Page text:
So, I break bugs down into the following three categories and assign points as follows:

1) Legacy bugs
I define a “legacy bug” as any bug that was introduced prior to the team adopting Scrum. Those go on the backlog as user stories and are estimated in points and prioritized by the PO.

2) Scrum Era bugs
Any other “bug”, introduced since adopting Scrum, is fixed within one sprint of it’s discovery(this sprint or next) and no story points assigned, unless both the PO and dev team agree to defer the bug beyond that next sprint(Deferred bugs). If either the dev team or PO chose to have the bug fixed this sprint or next, then the bug appears as a task for the sprint, and is estimated in hours.

3) Deferred bugs
These go on the backlog and are estimated in Story Points and prioritized by the PO.

While this logic is somewhat complex, all other decent solutions to the “should I assign story points to bug fixes” are also fairly complex, and usually have much larger risks of bad effects.

Some subscribe to this theory that  “bugs can’t be well estimated” theory. I don’t.  Here’s why.

  1. I encourage team members to take some time to investigate a bug, up to an hour to estimate a bug that appears to be nasty. This helps reduce estimation inaccuracies.
  2. I encourage teams to then “inspect and adapt” on sizing bugs, just as they would for User Stories.
  3. If the team still can’t be terribly accurate after a few iterations, then I would probably just encourage them to spend more time investigating nasty bugs to obtain a better estimate — this would be an extreme situation in my opinion(very low quality product). Note that they can only investigate for an estimate, the time is not meant to spend diagnosing or fixing the bug.

Some teams try to set aside a set amount of time each sprint for fixing bugs, and assign story points to that effort.  I also don’t agree with that, as I feel it hinders transparency and makes it too easy for teams to sweep new bugs under the rug. “We’ll have time to fix this later in the bug fixing sprint or in the bug fixing time-box next sprint.”

Having said all of the above, while PO’s are certainly allowed to prioritize bugs into sprints, the dev team is also allowed to pick any bug it feels needs fixing (whether it be on the backlog or not), and bring that into the sprint as a task (they gain no story/velocity points for this, regardless of whether the bug was on the backlog or not). Only the dev team can decide how much product backlog to bring into a sprint, so if they decide to spend ~ 50% of their sprint bug fixing things not prioritized by the PO, so be it, but it will be visible because their velocity will be lower.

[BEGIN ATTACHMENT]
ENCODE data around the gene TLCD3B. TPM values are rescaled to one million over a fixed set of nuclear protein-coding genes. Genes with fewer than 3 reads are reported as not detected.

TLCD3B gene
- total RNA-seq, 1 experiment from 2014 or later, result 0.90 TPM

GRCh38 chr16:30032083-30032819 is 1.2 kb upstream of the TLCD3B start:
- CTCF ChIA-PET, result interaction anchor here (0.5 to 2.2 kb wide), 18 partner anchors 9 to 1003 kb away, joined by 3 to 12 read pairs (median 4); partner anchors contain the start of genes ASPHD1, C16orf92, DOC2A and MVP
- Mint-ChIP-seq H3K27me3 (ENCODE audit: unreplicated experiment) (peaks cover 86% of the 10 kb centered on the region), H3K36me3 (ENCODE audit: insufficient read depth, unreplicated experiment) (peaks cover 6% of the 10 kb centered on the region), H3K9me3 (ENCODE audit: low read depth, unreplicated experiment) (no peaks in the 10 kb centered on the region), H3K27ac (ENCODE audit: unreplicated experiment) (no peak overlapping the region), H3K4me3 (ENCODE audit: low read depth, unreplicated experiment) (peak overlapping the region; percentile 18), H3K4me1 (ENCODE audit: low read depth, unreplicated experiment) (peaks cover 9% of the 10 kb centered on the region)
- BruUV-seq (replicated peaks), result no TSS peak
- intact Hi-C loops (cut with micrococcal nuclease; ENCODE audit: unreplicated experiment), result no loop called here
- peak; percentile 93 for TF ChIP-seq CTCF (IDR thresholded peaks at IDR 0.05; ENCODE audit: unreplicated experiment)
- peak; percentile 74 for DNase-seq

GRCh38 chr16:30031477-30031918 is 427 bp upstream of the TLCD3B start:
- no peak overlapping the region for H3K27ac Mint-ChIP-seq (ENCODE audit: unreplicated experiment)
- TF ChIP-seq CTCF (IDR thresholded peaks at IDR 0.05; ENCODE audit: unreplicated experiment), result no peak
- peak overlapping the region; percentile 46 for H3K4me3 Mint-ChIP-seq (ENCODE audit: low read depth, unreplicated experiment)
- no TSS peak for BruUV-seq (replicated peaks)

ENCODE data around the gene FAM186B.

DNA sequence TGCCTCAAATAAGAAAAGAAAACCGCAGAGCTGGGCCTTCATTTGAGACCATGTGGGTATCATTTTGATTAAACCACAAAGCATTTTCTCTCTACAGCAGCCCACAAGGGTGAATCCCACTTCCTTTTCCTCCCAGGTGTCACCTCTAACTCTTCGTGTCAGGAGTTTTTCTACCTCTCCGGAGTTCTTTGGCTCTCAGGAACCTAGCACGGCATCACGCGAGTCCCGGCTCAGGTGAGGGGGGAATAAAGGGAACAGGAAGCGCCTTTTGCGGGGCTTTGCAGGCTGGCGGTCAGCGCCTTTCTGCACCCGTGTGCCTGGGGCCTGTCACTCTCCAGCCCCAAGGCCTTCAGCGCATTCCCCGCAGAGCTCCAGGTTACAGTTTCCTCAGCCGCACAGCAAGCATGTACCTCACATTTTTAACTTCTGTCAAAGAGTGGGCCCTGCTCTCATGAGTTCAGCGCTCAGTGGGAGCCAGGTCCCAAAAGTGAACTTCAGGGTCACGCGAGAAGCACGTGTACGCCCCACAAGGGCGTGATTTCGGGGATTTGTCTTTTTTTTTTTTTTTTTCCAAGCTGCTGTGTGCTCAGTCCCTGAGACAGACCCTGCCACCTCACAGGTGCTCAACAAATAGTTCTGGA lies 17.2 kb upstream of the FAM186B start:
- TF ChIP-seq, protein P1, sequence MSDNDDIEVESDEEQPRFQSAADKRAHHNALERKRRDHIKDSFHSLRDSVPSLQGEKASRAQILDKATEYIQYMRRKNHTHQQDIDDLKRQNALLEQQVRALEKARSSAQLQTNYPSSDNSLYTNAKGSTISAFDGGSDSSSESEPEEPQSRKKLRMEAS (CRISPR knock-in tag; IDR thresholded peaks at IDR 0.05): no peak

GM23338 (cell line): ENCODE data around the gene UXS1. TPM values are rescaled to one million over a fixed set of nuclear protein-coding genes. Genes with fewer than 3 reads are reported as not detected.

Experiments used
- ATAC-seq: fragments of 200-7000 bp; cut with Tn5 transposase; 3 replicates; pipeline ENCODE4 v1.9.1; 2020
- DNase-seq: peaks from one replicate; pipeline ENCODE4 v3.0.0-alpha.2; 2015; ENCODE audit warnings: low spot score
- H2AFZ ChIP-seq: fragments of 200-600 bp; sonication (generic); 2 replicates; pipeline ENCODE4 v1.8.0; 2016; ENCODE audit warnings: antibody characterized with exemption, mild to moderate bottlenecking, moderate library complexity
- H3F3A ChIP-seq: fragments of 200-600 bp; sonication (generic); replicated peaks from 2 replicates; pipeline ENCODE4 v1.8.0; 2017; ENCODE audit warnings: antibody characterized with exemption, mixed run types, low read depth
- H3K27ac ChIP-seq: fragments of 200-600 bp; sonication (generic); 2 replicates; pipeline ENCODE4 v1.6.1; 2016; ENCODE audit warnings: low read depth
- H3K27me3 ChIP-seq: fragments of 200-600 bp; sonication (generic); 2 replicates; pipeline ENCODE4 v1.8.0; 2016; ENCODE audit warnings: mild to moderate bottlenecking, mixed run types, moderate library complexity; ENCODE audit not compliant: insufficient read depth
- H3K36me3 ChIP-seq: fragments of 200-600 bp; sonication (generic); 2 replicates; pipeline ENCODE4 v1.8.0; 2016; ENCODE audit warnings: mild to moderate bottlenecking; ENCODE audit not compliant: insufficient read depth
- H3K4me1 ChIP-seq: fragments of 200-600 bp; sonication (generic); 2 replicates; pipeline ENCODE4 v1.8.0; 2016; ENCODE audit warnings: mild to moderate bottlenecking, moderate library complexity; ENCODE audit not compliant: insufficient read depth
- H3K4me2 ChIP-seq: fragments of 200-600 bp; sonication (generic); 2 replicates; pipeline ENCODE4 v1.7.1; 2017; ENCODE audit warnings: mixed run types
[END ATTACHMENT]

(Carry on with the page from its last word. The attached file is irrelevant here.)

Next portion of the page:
So, in short, Legacy and Deferred bugs can be fixed either:
a) When they are prioritized into the sprint because the PO perceives business value gained (story points added into velocity), OR
b) When they are brought into a sprint by the dev team because the dev team perceives value, and no story points are added into velocity as a result of fixing these bugs.

According to Mike Cohn’s User Stories Applied :
“…the developers will estimate how much work they’ll be able to do per iteration. We call this velocity…”

Further if you measure velocity in User Story Points, then each User Story must be
“…valuable to either a user or purchaser of a system” (also from Cohn’s book)

So, velocity is meant to be an estimate of a team’s iteration capacity to deliver User Stories that are of value to users and stakeholders outside of the dev team. I believe the above strategies that I describe do just that.

I could be wrong though, and I encourage others to let me know if they think I am!

© 2010, 2011 Charles Bradley.  All Rights Reserved.

About the author:Mr Bradley is an experienced Scrum Coach, Certified ScrumMaster, and Certified Professional ScrumMaster I.  In addition to his Scrum credentials, Mr. Bradley is also a highly capable, full lifecycle experienced, software development team lead that prefers XP for good engineering practices.   He is Sun Certified in Java, and has  13 years of experience in J2EE application development across all tiers.  More recently he has also picked up some good C# experience as well.  In his spare time, he enjoys driving his wife crazy by talking about Scrum, especially when he refers to his “honey do” list as his “personal backlog” and asks his wife to prioritize her requests.  He lives in Denver, Colorado, and he is easily found on LinkedIn.